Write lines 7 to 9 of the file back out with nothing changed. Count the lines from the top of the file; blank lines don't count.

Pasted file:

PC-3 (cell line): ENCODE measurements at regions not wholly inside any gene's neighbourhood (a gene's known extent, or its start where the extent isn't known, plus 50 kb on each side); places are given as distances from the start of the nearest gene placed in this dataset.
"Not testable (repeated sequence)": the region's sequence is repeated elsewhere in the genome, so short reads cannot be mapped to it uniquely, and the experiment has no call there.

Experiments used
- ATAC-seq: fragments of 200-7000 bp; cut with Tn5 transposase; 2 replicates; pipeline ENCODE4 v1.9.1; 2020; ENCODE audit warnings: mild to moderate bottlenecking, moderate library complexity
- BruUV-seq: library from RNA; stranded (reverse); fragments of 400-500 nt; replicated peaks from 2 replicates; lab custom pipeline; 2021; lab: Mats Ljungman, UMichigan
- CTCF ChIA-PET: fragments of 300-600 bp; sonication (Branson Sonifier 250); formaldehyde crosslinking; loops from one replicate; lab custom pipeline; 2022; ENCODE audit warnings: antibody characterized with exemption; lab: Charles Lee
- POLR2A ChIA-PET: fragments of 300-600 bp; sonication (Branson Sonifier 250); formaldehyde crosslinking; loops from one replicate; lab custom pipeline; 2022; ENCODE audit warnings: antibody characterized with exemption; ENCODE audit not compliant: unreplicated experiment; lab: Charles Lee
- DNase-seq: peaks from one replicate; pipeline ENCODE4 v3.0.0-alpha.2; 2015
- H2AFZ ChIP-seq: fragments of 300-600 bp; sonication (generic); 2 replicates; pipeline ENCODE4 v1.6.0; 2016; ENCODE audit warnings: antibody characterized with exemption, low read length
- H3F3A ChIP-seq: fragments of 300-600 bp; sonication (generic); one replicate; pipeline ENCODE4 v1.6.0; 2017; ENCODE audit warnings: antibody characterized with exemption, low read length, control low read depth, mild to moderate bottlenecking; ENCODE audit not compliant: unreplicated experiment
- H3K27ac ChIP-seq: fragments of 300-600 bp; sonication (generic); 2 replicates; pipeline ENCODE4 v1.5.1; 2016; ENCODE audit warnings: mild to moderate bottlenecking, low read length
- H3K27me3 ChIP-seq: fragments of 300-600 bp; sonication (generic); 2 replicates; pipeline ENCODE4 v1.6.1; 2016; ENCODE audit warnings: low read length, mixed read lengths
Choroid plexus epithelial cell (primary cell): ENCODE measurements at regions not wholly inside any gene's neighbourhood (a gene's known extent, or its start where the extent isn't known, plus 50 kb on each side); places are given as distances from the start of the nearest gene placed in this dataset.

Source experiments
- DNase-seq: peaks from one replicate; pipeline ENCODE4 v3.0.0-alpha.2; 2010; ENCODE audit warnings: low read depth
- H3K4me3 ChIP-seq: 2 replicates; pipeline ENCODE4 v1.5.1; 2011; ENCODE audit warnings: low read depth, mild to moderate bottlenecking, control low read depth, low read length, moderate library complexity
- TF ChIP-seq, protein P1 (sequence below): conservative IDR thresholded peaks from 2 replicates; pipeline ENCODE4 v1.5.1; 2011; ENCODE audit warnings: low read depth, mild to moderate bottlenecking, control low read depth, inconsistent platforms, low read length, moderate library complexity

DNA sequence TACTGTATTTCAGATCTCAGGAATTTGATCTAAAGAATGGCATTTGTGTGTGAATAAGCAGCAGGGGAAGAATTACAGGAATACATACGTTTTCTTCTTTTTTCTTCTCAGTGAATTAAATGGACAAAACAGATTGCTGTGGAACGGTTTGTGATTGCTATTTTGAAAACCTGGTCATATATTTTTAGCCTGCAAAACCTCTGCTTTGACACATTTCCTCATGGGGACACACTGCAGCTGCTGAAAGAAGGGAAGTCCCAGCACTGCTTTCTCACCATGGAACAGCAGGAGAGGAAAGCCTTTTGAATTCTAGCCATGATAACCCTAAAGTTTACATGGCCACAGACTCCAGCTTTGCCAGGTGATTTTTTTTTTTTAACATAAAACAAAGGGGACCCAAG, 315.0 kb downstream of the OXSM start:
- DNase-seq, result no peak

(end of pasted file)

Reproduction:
- POLR2A ChIA-PET: fragments of 300-600 bp; sonication (Branson Sonifier 250); formaldehyde crosslinking; loops from one replicate; lab custom pipeline; 2022; ENCODE audit warnings: antibody characterized with exemption; ENCODE audit not compliant: unreplicated experiment; lab: Charles Lee
- DNase-seq: peaks from one replicate; pipeline ENCODE4 v3.0.0-alpha.2; 2015
- H2AFZ ChIP-seq: fragments of 300-600 bp; sonication (generic); 2 replicates; pipeline ENCODE4 v1.6.0; 2016; ENCODE audit warnings: antibody characterized with exemption, low read length